BLAND TOMTAR OCH TROLL: John Bauer’s Trolls (Bauer Biography) / Einar Norelius 1929, 1934, 1944 & 1949 (Norelius Biography)

KAY NIELSEN: East of the Sun and West of the Moon / Twelve Dancing Princesses and Hansel & Gretel

ARTHUR RACKHAM: Grimm’s Fairy Tales

EDMUND DULAC: Hans Christian Anderson / Poe’s Poetical Works and Tanglewood Tales

MILO WINTER: Aesop For Children

FELIX LORIOUX: Fables de la Fontaine and Le Buffon des Enfants / Tales From Perrault

GUSTAF TENGGREN: D’Aulnoy’s Fairy Tales, Good Dog Book, Small Fry And The Winged Horse / Heidi – Wonderbook – Juan & Juanita / Grimm’s Fairy Tales (See also Gustaf Tenggren under Golden Book Style below.)

WILLY POGANY: Willy Pogany’s Drawing Lessons / Mother Goose

OTHER CLASSIC ILLUSTRATORS: W. Lee Hankey’s Deserted Village / Maxfield Parrish’s Arabian Nights (1909) / N. C. Wyeth’s Legends of Charlemagne / Mabel Lucie Attwell’s Peter Pan and Wendy / Frank Reynolds Paints Pickwick / Monks By Eduard von Grutzner / Boris O’Klein’s Dirty Dogs of Paris / Reginald Birch and St. Nicholas Magazine


MODERN ILLUSTRATION

Mary Blair

From the 1920s through the late 1950s, magazines featured the work of some of the top talents in the art world. Leindecker, Artzybasheff, Szyk and Hurst were all great artists whose work has a lot to offer today’s cartoonists and character designers. Thanks to Archive Supporters Mike Fontanelli and Kent Butterworth, we have been able to bring many of these great names to your attention.


BORIS ARTZYBASHEFF: As I See: Neurotica, Machinalia and Diablerie

LAWSON WOOD: The Monkey Painter

WARTIME PROPAGANDA: Arthur Szyk: The New Order / WWI & WWII Propaganda Posters / Aviation Illustrators

COLLIERS MAGAZINE: 1930s & 40s Colliers Illustrations, Advertisements, Ink Wash Paintings / and WWII Era Illustrations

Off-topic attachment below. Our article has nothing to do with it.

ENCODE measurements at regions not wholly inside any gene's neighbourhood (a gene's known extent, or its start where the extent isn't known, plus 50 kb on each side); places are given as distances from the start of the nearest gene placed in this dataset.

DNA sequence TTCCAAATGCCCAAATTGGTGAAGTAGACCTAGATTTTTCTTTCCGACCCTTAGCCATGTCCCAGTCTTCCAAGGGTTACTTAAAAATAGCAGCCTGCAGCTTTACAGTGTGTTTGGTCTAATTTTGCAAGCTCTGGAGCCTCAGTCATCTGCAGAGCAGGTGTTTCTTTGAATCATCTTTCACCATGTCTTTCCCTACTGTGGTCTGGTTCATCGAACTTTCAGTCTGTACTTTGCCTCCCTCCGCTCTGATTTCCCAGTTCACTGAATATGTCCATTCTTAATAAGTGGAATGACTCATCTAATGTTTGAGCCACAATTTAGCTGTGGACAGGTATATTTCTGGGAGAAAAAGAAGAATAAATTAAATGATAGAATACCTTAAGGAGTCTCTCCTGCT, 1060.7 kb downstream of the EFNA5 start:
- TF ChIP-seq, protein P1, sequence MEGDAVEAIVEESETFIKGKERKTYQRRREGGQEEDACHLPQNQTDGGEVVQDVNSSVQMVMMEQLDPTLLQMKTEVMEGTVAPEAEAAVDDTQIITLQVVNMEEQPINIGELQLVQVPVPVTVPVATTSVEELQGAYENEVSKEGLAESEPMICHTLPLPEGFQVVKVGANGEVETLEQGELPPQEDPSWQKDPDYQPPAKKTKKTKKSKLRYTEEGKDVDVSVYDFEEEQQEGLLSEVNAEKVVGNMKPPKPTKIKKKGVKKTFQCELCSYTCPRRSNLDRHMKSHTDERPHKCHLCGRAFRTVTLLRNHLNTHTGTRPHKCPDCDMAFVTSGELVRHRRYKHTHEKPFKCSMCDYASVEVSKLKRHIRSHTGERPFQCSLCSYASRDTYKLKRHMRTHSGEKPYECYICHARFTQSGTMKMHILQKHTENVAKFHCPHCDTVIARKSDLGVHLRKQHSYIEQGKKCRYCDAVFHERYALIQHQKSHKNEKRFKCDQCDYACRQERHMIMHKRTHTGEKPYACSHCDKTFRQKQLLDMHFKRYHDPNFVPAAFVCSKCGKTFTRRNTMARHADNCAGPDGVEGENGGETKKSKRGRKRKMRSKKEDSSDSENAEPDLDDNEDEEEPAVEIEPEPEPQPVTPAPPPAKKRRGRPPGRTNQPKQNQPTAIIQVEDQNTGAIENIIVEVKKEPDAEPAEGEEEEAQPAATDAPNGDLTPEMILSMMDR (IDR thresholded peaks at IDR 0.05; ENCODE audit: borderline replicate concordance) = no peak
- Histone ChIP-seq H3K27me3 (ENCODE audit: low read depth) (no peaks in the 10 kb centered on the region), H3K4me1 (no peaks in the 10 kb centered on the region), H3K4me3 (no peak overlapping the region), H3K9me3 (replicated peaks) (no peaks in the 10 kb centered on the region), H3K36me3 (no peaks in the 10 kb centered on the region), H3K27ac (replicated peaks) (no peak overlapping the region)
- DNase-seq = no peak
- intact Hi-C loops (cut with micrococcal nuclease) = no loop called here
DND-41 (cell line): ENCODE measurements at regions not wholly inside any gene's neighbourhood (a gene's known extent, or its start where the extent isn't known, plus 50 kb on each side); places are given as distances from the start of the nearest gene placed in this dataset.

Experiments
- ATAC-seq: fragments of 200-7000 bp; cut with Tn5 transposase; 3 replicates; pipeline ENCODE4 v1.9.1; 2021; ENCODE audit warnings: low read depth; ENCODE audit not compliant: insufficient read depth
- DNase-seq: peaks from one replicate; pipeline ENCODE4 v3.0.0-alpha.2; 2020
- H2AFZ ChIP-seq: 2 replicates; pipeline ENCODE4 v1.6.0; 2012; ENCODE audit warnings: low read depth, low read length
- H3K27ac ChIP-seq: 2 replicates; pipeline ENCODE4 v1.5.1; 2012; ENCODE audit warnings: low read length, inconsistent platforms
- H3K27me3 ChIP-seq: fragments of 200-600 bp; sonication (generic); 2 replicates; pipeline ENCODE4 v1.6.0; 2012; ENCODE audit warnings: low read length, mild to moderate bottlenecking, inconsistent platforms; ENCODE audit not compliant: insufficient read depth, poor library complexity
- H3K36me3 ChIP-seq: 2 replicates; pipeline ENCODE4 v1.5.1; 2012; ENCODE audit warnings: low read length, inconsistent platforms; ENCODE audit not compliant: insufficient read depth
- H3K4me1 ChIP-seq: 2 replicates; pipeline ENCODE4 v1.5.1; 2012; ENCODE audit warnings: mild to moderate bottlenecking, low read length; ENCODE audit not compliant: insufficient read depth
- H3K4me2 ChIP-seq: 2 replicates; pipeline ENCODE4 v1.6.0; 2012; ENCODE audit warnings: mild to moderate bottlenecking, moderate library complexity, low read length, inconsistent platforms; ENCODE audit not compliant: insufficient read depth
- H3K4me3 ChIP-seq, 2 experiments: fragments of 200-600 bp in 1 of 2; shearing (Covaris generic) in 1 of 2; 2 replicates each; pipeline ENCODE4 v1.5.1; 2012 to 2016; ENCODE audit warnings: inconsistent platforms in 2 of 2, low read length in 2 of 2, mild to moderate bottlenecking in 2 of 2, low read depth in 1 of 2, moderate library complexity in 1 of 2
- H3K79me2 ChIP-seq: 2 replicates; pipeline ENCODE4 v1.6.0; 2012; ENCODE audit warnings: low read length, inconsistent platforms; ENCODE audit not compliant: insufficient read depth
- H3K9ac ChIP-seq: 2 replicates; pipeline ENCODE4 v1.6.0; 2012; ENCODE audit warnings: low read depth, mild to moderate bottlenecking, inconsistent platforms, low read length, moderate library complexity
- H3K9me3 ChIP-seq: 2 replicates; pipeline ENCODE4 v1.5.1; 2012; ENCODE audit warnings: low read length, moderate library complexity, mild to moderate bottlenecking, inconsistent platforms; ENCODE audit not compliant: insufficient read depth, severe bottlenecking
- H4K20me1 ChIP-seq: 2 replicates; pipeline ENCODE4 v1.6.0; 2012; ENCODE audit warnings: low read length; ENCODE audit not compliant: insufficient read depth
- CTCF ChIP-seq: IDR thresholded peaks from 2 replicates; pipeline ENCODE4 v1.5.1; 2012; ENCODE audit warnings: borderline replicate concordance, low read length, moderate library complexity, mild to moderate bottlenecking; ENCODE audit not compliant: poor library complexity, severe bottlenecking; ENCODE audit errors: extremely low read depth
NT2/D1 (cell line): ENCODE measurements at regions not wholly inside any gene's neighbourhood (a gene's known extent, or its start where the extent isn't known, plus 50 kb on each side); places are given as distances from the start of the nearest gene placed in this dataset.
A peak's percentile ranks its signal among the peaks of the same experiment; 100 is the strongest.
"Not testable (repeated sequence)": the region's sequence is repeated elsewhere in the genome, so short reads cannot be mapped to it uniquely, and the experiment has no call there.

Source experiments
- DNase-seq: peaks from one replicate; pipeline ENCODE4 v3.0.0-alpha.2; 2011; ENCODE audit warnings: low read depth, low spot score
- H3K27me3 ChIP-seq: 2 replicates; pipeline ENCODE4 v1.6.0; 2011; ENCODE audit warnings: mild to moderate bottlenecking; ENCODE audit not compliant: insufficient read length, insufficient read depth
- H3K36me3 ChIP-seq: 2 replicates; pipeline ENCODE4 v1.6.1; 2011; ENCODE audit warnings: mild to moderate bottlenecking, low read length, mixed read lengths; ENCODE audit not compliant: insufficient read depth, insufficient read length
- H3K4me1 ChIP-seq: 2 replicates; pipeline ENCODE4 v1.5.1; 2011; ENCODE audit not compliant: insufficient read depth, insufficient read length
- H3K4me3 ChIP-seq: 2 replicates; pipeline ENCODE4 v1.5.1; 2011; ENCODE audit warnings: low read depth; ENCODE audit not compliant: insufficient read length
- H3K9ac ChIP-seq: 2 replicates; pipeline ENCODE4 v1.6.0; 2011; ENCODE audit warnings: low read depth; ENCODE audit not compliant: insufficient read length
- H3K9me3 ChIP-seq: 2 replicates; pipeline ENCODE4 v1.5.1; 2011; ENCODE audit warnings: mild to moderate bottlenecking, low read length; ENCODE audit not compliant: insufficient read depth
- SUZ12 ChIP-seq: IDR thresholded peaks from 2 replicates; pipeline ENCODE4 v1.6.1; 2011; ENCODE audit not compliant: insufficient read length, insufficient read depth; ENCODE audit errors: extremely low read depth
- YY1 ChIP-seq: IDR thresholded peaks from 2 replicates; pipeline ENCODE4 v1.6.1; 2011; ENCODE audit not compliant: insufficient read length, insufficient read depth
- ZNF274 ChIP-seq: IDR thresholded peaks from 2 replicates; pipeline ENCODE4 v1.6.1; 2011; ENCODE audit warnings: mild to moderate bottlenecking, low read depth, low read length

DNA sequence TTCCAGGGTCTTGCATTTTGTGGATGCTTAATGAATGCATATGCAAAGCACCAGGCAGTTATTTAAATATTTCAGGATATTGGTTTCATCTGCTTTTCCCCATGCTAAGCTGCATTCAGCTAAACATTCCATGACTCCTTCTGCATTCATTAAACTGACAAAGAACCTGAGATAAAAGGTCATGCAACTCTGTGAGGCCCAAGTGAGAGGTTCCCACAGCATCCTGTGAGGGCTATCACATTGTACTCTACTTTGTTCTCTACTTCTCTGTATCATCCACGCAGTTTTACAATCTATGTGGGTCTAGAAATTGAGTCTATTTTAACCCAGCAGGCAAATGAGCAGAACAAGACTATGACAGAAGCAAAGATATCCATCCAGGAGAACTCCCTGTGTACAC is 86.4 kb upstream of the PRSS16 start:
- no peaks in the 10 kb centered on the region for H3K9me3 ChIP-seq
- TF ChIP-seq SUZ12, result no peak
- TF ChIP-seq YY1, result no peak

CORONET MAGAZINE: Bugs Bunny: A Hare Grows In Manhattan 1945 / Disney’s Casey At The Bat / Harper Goff’s Blood On The Moon / Norman Rockwell: The People’s Painter

VANITY FAIR MAGAZINE: The Genius of Miguel Covarrubias


GOLDEN BOOK STYLE

Mary Blair

Thanks to a generous donation by Animation Resources supporter John Kricfalusi, we are able to share the beautiful work of the great artists who made a fortune for Western Publishing’s Little Golden Book line. The style was created by Disney concept artist, Gustaf Tenggren and reached its peak in books by Mel Crawford. Many animation artists moonlighted as children’s book illustrators… among them Norm McCabe, Harvey Eisenberg, Mary Blair and J. P. Miller.


GUSTAF TENGGREN: Tenggren’s Tell It Again Book: Genesis of the Golden Book Style / Sing for Christmas / The Little Trapper (See also Gustaf Tenggren under Classic Illustration above.)

FEODOR ROJANKOVSKY: Frog Went A-Courtin’

TIBOR GERGELY: A Day In The Jungle / “Watch Me! Said the Jeep” and “The Red, White and Blue Auto”

MARY BLAIR: Mary Blair’s Baby’s House / Little Verses / The New Golden Song Book

MEL CRAWFORD: Rootie Kazootie Joins The Circus

AL WHITE: Rocky & His Friends and Huck Hound Builds A House

ANIMATION RELATED: Disney Christmas Cards / Disney’s Uncle Remus Stories / Ferdinand the Bull / Late 30s Looney Tunes Placemats

RECORD ALBUMS & MOVIE MEMORABILIA: 50s & 60s LP Covers / Bozo And His Rocket Ship / Ernesto Garcia Cabral: The Greatest Cartoonist You’ve Never Heard of Before! / Fantastic Mexican Lobby Cards


ADDITIONAL BIOGRAPHIES


INBETWEENS ARTICLES


FINE ART PRINTS

Mary Blair

VISIT OUR GALLERY OF FINE ART PRINTS

Imagekind Kay Nielsen GalleryImagekind Kay Nielsen GalleryAnimation Resources in association with Imagekind is proud to present a collection of fine art prints representing some of Kay Nielsen’s greatest work- illustrations from the classic book, East of the Sun and West of the Moon. Produced on demand from high resolution archival scans, these prints are carefully color corrected for maximum image quality and fidelity to the original book. Visit the Kay Nielsen Gallery at Imagekind to see all the available images.